THE SPORTING MAGAZINE, United with the Sportsman, Sporting Review & New Sporting Magazine

 London, Rogerson & Tuxford, 1856.


8vo, 14 vols, abundantly illustrated. Two volumes per year (Jan-June; July-Dec): 1856-59 complete; July-Dec 1861 only; 1862-63 complete; Jan-June1864 only. Numbers issued in 1856-59 bound in half calf and marbled paper over boards, marbled pastedowns and richly gilt spine with raised bands, red and black morocco labels with gilt lettering. Remaining volumes bound in the same style, except for the spine, which presents marginal gilt roll motives. Some browning, light foxing and occasional dampstaining throughout, Cover and spine edges a little worn, labels starting to detach.



PEARSON’S MAGAZINE (Vols 9-12, 14, 33-36)

London, C. Arthur Pearson Ltd


Vols 9-12 bound in half calf and green buckram with floral pattern, hardback, gilt title to spine. Numerous illustrations. Spines deteriorated and very worn and chipped. 1900, lacking titles, 9 (Jan-June, pp. 680), 10 (July-Dec, pp. 744); 1901, 11 (Jan-June, pp. 680), 12 (July-Dec, pp. 744); 1902, 14 (July-Dec, pp. 744).

Vols 33-36 bound in dark brown buckram, hardback, gilt title to spine. 1912, 33 (Jan-June, pp. 680), 34 (July-Dec, pp. 760); 1913, 35 (Jan-June, pp. 696), 36 (July-Dec, pp. 744, ff. 1).

Pearson’s Magazine was a monthly periodical which first appeared in Britain in 1896. A US version began publication in 1899. It specialises in speculative literature, political discussion, often of a socialist bent, and the arts. Its contributors included Upton Sinclair, George Bernard Shaw, Maxim Gorky, George Griffith, H. G. Wells, Dornford Yates, and E. Phillips Oppenheim, many of whose short stories and novelettes first saw publication in Pearson’s. It was the first British periodical to publish a crosswords puzzle, in February 1922.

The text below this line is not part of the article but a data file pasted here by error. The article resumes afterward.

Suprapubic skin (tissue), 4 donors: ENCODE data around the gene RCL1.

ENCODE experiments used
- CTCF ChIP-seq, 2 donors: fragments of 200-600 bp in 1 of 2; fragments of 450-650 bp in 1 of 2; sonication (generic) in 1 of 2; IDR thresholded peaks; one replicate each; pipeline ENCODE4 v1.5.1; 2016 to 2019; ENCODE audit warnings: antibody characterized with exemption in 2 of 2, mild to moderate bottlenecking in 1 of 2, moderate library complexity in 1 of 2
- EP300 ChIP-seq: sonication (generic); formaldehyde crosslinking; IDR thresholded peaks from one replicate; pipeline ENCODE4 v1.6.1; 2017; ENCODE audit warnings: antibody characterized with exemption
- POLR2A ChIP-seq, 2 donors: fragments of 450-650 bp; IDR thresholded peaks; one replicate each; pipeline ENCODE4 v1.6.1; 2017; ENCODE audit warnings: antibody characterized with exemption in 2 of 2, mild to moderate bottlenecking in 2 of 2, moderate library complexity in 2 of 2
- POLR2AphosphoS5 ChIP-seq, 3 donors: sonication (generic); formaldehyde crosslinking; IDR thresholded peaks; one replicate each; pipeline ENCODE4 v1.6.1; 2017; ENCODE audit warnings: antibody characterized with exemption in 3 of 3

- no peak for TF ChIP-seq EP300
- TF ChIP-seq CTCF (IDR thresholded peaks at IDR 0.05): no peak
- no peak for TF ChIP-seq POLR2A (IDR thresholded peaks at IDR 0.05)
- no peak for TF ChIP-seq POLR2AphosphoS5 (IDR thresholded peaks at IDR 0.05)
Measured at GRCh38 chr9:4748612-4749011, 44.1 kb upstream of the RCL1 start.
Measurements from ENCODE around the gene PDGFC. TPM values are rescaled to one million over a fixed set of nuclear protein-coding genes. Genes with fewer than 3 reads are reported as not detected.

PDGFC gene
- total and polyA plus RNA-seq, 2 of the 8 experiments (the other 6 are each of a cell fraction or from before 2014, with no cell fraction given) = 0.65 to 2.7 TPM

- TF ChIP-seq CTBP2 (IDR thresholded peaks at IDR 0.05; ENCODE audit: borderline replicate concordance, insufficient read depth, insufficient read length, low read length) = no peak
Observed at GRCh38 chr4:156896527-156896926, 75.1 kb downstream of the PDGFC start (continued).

London, George Newnes, 1894.


Vol. 7, January to June, pp. 672. Numerous attractive illustrations. Half black morocco and buckram over boards, red speckled fore-edges.

The Strand Magazine was a monthly magazine founded by George Newnes on short fiction and articles of general interest. It was published in the United Kingdom from January 1891 to March 1950, running to 711 issues. The Sherlock Holmes short stories by Arthur Conan Doyle were first published in The Strand with illustrations by Sidney Paget. With the serialization of Doyle’s The Hound of the Baskervilles, sales with their peak. Readers lined up outside the magazine’s offices, waiting for the next installation. E. W. Hornung’s stories about A. J. Raffles, the “gentleman thief”, first appeared at The Strand in the 1890s. Other contributors included Grant Allen, Margery Allingham, JE Preston Muddock, HG Wells, EC Bentley, Agatha Christie, Mary Angela Dickens, CB Fry, Walter Goodman, E. Nesbit, WW Jacobs, Rudyard Kipling, Arthur Morrison, Dorothy L. Sayers, Georges Simenon, Edgar Wallace, Max Beerbohm, PG Wodehouse, Dornford Yates and Winston Churchill. On one occasion a sketch by Queen Victoria or one of her children appeared with her permission. In addition to the many fiction pieces and illustrations, The Strand was also known for some time as the source of ground-breaking brain teasers, under a column called “Perplexities”, first written by Henry Dudeney.